Arts and Literature

Down By The Riverside: Jazz Over the Volga

The quiet Russian provincial city of Yaroslavl would hardly appear to be a hotbed of jazz.  Located around 160 miles north east of Moscow on the Volga River, the city retains a charming historic center shaped by Catherine the Great’s planners in the eighteenth century, and embellished by the region’s wealthy merchants in the nineteenth.

Celebrating James Billington, The Librarian of Congress Emeritus: A Lifetime of Advancing Knowledge in the Public Service

Photo by Flickr user m01229 under Creative Commons Attribution 2.0 License.

The Wilson Center is proud to host a distinguished panel of commentators who will discuss the many contributions of James Billington—professor, author, Director of the Wilson Center and co-founder of the Kennan Institute, founder of the Open World Leadership Center, and recently retired Librarian of Congress.

Building Community Through Theater; Lessons From the Setagaya Theater

How Naples Became Europe’s Great Musical Machine

Ulysses, if Homer is to be believed, was the first mariner to escape the temptations of the Bay of Naples. According to The Odyssey, Ulysses had heard of the bay’s infamous sirens — part women, part bird or nymph-like creatures — that lured sailors to their death by singing so beautifully that no one could sail on without succumbing. Thus, when returning from the Trojan War via the bay, Ulysses plugged the ears of his crew with beeswax and bound himself to the mast until they had sailed safely out of range of the sirens’ audible temptation.

“Solzhenitsyn: The Untranslated Oeuvre”

This event is part of Russian Literature Week in New York City organized by Read Russia. For further details on the full week’s program, please click here.

“So Who Is Felix? An Exploration of the Illusion of Nostalgia for Empire”

Join us for a discussion with Ukrainian author and translator Sophia Andrukhovych, centering on her book Felix Austria (2014). In this novel, Andrukhovych introduces the reader to the history of her hometown of Ivano-Frankivsk and uses the example of one rather bizarre family to explore the Ukrainian myth of “Austrian happiness.”

Reception to follow.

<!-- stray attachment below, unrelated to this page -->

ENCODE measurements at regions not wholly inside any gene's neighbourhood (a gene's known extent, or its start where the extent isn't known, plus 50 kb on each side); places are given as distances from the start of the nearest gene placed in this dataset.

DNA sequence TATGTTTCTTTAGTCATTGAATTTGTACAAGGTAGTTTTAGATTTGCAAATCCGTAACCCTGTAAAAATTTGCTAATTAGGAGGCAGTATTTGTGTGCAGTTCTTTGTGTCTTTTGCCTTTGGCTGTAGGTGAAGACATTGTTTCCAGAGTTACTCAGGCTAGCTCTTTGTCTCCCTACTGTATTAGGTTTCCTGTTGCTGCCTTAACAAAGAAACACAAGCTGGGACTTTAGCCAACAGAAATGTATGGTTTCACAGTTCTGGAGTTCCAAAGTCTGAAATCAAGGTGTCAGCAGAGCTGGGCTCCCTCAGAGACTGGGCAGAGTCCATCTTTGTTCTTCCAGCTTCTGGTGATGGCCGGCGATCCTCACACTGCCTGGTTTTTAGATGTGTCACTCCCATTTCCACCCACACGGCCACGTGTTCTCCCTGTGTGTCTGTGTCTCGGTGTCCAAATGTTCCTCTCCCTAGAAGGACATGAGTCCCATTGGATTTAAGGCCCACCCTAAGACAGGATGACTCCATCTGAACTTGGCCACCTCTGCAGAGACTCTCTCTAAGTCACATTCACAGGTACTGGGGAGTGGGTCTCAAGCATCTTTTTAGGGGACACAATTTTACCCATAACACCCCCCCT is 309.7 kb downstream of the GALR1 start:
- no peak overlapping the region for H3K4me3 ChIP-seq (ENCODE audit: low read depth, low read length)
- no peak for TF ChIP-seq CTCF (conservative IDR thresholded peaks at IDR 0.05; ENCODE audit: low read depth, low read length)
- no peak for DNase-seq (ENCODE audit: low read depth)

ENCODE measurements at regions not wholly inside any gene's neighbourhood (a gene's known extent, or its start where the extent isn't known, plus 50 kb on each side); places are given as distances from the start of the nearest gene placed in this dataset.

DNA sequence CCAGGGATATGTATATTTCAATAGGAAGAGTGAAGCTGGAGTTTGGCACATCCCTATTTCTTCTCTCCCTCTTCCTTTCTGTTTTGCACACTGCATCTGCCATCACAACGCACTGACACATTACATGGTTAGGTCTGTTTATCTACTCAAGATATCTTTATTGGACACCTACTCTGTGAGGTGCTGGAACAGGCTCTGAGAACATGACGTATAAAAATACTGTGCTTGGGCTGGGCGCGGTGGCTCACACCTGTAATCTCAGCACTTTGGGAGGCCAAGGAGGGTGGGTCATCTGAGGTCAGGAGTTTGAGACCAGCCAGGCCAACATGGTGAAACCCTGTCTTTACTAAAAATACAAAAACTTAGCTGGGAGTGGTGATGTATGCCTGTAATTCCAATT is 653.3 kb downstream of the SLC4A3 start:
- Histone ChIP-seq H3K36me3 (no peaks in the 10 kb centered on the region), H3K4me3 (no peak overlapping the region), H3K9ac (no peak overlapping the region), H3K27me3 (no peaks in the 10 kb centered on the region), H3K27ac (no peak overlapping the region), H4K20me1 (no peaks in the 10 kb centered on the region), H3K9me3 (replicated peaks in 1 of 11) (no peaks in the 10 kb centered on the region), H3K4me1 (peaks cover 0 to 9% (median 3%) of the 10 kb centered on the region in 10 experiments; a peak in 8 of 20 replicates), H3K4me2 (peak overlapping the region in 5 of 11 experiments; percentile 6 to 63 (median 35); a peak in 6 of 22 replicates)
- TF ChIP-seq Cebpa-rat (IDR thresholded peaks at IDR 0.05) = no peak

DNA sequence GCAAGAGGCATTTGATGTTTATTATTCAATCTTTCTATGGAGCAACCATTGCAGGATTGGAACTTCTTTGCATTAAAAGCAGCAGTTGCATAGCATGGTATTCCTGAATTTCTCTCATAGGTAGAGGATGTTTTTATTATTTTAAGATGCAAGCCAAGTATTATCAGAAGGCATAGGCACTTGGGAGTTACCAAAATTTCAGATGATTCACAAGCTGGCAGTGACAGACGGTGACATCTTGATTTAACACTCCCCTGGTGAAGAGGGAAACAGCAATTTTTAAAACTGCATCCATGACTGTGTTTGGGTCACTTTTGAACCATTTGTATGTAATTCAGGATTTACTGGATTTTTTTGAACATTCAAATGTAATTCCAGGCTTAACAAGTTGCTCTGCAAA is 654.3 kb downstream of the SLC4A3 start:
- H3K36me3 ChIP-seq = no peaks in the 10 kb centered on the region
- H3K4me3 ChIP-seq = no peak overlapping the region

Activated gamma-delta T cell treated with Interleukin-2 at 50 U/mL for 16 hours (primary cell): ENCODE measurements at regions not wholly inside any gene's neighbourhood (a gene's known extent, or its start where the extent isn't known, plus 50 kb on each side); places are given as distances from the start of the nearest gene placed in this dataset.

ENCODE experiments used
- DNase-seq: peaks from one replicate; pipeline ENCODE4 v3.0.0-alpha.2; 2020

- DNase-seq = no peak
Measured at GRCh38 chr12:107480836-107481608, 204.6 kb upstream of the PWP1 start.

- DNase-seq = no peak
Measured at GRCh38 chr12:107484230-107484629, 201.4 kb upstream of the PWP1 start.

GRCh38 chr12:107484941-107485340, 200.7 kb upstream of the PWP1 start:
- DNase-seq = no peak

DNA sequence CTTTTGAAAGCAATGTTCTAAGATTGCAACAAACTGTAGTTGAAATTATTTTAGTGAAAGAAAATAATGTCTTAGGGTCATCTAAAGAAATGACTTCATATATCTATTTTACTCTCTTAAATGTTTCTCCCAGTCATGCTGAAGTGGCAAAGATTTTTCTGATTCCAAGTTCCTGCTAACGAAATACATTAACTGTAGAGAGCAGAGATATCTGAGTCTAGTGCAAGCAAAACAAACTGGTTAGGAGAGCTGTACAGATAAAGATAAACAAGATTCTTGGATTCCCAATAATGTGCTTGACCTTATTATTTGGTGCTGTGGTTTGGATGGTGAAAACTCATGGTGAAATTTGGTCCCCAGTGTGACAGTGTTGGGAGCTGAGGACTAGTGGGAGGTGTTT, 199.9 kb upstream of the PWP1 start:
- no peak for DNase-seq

Hometown D.C.: America’s Secret Music City

In his memoir Music Is My Mistress, Duke Ellington fondly recalled whiling away the days of his youth at Holliday’s poolroom in Washington, DC.

The Link Between Culture & Extremism: An Integrated Model to Combating Art Trafficking

Cultural cleansing is described as the deliberate destruction and eradication of any evidence of religious and historical presence of the original population in a war-torn region. Tasoula Hadjitofi argues that recent developments in the Middle East have shown, once again, that cultural cleansing can no longer be a secondary priority in areas of conflict but must be seen as a much more serious crime. Ms. Hadjitofi will draw on European history and examples from around the globe – including Greece, Italy, Guatemala, Mali, Canada, and others – to discuss this phenomenon.

Discovering the Power of Community in Unexpected Places

Recently, I have been hearing a lot about supporting “community” as a way to address pressing urban challenges, such as rising crime, entrenched poverty, and substandard education systems.  The concept of “community” – especially those deemed to be “sustainable” and “resilient” – has come to be a currency of the realm in discussions about cities, development, and rebounding from disaster. Any understanding of “community” loses texture and vitality as it becomes a term of art spoken too often in policy debates without much thought. 

Sarajevo Roses, Tahrir Protests & Djerbahood: Injustice, Youth & Resilience

Within the past quarter century, two tectonic shifts have shaken international affairs: the end of the Cold War in 1991 and the uprisings across the Arab world in 2011. These groundbreaking changes were accompanied by violence and conflict, exemplified by the wars in the former Yugoslavia and state repression across several Arab countries. Dealing with post-conflict and post-authoritarian injustice in these contexts poses a number of challenges.

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